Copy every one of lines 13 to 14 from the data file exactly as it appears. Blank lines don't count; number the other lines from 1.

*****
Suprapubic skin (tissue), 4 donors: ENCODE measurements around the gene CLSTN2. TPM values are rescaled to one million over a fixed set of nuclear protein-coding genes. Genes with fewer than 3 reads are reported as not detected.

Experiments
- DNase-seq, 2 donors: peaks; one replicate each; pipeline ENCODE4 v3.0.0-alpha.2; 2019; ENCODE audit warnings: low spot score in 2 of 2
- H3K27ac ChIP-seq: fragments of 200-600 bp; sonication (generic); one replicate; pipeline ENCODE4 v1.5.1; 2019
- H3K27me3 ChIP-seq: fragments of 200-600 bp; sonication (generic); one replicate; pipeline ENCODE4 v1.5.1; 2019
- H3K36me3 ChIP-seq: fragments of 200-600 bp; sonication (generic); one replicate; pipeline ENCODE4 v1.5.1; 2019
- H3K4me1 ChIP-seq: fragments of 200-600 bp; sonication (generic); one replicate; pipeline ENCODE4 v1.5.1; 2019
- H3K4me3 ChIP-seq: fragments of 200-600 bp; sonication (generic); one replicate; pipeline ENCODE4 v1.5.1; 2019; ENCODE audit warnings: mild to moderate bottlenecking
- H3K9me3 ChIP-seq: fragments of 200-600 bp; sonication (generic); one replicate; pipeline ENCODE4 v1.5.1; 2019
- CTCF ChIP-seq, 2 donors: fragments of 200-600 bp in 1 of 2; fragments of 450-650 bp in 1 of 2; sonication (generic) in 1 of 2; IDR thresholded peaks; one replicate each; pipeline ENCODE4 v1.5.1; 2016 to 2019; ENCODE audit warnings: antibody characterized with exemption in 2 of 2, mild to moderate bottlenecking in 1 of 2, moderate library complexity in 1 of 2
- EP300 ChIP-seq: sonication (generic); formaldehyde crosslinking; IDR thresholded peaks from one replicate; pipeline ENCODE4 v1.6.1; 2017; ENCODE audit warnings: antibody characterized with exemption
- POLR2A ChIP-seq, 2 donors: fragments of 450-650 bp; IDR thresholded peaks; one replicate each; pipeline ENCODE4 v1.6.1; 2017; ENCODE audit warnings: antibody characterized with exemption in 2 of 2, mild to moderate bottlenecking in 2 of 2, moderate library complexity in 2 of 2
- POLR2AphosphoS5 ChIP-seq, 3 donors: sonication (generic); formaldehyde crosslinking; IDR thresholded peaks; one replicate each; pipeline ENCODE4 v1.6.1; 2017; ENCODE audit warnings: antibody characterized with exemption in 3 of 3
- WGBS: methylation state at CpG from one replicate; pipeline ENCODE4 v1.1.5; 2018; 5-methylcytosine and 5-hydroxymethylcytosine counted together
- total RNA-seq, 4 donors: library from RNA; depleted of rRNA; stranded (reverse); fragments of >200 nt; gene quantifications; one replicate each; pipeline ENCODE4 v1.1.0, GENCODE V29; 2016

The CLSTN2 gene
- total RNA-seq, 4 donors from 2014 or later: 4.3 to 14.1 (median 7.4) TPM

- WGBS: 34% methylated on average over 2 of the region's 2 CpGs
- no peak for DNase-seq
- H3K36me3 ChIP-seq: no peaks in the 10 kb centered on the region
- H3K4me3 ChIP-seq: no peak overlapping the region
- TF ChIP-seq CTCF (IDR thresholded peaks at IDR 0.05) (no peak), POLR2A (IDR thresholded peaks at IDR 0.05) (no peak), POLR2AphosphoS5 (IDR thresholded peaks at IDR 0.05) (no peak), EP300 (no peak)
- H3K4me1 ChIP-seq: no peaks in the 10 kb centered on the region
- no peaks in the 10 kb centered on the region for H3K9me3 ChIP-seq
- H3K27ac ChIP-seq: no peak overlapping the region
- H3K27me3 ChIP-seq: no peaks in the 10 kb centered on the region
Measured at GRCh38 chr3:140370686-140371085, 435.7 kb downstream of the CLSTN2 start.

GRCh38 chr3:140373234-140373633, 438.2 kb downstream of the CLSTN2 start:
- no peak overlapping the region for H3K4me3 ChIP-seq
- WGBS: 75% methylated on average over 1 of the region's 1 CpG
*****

- POLR2AphosphoS5 ChIP-seq, 3 donors: sonication (generic); formaldehyde crosslinking; IDR thresholded peaks; one replicate each; pipeline ENCODE4 v1.6.1; 2017; ENCODE audit warnings: antibody characterized with exemption in 3 of 3
- WGBS: methylation state at CpG from one replicate; pipeline ENCODE4 v1.1.5; 2018; 5-methylcytosine and 5-hydroxymethylcytosine counted together